You should know what you’re getting when you buy this. It’s not an atlas. It’s not even a book. George himself describes it as “a book-shaped box containing a whole bunch of gorgeous, glossy, fold-out maps of Westeros, Essos, and the lands and seas from A Song of Ice and Fire.” There is no text other than on a single-page introduction.
Open the box and you see two sleeves containing six maps apiece. Each map is 24 by 30 inches, single sided, in full colour, and on glossy paper, the kind you can see your fingerprints on. As fantasy maps go, this is a lavish production—a long way from the two-colour atlases we’ve seen for other imaginary worlds. (Some Amazon reviewers have expressed concern about wear and tear from folding and unfolding the maps; bear that in mind.)
I don’t think anything has been done like this before; maps of Middle-earth have been sold at bookstores in cardboard containers, and I’m told that in 1980 there were maps of the Star Trek universe done in a similar fashion, but I don’t think anything approximating this has ever been done for an imagined universe anywhere else. (If it has, please send me a copy immediately.)
Roberts’s maps execute the standard fantasy map design language, but in full colour, with more shades of green (for plains and forests) and white (for ice) than I was anticipating. (I guess I was expecting faded parchment.) I’m fairly certain these were produced (or at least coloured and lettered) digitally, and Roberts has achieved a good overall effect. (Though the cliffs don’t necessarily have the right perspective view compared with other parts of the shoreline.) These maps are competently executed, but not groundbreaking.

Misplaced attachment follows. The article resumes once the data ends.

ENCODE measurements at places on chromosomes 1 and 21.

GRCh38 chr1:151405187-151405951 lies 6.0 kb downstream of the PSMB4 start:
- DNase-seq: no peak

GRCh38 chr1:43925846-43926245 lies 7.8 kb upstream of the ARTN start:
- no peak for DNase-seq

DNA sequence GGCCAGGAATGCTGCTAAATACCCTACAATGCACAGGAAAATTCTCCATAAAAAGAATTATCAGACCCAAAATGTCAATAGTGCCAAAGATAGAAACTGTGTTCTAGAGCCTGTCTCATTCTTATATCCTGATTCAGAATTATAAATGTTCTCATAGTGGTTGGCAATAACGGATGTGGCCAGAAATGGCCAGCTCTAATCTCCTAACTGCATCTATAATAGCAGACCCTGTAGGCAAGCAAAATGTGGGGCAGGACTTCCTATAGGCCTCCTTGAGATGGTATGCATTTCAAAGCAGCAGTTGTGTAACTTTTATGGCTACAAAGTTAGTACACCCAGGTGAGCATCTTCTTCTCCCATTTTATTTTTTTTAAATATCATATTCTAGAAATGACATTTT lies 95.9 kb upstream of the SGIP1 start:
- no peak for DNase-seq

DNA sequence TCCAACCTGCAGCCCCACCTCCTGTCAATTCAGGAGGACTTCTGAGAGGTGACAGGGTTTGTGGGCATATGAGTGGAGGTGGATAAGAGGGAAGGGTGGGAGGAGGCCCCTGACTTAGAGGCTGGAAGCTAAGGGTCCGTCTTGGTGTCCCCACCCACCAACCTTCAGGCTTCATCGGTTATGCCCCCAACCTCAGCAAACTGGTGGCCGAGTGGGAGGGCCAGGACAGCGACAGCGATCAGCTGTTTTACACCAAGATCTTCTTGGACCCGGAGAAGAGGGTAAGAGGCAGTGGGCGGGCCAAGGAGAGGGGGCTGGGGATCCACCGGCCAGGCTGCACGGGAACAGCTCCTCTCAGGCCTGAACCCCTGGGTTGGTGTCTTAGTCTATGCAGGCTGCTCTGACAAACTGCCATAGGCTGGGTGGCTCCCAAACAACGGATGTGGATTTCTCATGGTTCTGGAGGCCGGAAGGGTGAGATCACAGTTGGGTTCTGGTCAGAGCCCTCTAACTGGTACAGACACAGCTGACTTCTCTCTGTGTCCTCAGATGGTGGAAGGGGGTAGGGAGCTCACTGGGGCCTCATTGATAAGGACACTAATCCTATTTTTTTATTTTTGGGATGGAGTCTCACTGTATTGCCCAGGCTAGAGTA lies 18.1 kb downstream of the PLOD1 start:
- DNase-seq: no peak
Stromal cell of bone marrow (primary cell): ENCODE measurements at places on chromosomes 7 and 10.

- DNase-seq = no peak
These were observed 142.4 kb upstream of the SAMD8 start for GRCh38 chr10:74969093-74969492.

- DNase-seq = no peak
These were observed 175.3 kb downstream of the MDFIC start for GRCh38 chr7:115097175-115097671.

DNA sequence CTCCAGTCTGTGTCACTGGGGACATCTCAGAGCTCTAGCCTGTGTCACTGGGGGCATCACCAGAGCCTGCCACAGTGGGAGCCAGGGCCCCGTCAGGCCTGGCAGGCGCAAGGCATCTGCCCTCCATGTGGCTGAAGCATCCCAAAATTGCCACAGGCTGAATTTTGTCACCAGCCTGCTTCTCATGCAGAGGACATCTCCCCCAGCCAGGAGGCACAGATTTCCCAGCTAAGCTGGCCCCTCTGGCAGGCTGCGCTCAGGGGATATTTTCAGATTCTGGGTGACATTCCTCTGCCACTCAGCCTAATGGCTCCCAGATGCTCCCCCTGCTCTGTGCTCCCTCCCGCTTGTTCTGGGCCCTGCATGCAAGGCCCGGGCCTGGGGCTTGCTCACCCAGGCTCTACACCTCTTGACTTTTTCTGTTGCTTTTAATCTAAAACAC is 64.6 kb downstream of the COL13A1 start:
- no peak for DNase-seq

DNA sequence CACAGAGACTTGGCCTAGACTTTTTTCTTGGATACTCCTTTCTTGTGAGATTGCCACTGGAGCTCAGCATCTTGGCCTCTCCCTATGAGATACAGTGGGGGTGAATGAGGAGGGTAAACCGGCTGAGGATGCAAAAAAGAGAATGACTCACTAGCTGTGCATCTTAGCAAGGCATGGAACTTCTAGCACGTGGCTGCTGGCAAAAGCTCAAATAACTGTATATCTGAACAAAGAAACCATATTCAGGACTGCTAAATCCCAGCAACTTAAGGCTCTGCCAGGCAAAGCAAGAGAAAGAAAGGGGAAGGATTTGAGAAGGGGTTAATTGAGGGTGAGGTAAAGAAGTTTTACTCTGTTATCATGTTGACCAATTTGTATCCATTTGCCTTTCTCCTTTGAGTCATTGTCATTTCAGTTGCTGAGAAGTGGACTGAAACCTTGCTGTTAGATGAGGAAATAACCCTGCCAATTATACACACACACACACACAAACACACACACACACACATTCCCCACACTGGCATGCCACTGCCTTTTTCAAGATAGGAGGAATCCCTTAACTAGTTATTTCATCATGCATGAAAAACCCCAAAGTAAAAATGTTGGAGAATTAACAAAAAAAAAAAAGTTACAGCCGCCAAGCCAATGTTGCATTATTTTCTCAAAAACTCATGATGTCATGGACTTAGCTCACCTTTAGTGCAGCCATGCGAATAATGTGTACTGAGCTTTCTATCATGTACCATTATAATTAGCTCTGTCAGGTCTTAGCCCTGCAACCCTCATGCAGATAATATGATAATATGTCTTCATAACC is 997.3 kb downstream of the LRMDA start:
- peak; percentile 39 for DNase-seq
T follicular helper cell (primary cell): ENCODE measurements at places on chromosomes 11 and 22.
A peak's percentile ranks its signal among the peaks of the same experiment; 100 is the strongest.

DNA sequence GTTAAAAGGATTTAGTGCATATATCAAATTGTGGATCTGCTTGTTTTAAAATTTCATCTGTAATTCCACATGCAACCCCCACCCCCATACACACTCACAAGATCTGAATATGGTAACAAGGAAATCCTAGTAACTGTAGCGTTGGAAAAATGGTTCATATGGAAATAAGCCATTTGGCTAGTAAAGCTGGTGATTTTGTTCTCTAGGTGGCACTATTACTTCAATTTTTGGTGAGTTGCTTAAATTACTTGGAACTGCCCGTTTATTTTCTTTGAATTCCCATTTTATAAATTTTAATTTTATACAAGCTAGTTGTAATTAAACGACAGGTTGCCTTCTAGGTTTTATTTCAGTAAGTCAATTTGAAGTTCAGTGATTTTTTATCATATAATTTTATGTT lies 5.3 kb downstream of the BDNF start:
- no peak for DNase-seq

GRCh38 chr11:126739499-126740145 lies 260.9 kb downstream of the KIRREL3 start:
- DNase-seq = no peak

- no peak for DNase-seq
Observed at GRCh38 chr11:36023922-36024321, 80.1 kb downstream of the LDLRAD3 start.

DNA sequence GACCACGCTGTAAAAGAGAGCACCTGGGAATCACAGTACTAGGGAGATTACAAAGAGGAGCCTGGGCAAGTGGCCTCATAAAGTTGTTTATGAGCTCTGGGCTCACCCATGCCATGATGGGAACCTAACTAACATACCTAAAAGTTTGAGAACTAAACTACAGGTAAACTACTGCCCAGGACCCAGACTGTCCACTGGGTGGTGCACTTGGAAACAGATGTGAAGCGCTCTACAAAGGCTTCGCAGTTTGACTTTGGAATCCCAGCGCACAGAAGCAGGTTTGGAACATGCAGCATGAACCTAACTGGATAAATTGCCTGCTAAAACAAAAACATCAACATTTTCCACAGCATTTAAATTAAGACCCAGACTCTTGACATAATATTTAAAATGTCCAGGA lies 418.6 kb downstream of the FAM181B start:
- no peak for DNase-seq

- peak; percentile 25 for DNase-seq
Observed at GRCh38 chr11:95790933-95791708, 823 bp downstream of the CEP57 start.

The maps are as follows: The Known World; The West; Central Essos; The East; Westeros; Beyond the Wall; The Free Cities; Slaver’s Bay; The Dothraki Sea; King’s Landing (a city map); Braavos (another city map); and Journeys (which shows characters’ travels). There is quite a bit of overlap: many areas (e.g. Westeros) show up in several maps at several scales.
The maps are almost too big. Unwieldy, even. You need a lot of table space to look at a two-foot-by-three-foot map. An atlas would have been easier to use—to browse, to flip through.
A surprising lack of detail exacerbates their size: it’s amazing how empty these maps look (and not just the maps showing the Dothraki Sea, though central Essos is practically blank). But compared with the endpaper maps in A Dance with Dragons, these maps show the exact same amount of detail. Make the maps bigger, and features and lettering are reduced in relative size: the maps look emptier. And endpaper maps are also high-contrast, rendered in black and white, whereas on these maps, hills, plains and forests are painted in the Photoshop equivalent of watercolours, and simply fade into the background.
If the small-scale maps show just as much detail, the middle-scale, regional maps are somewhat redundant. For my money, the Known World and Journeys maps are just the right scale for the size. Conversely, the most interesting maps to look at are the ones that are the most cluttered and the largest in scale: the city maps of King’s Landing and Braavos.
My partner Jennifer, who’s actually read the books (and whose observations about these maps helped me write this review) says she could spend a lot of time studying the Journeys map; unfortunately, this map more than any other will be obsoleted by forthcoming books. It would have been nice to have seen more thematic maps like this, but that’s the sort of thing you’d get from an atlas.
These maps are noteworthy for their unusual presentation, large size, and high production values, but on balance they’re a bit of a disappointment, largely because their unusual presentation and large size aren’t always a good thing.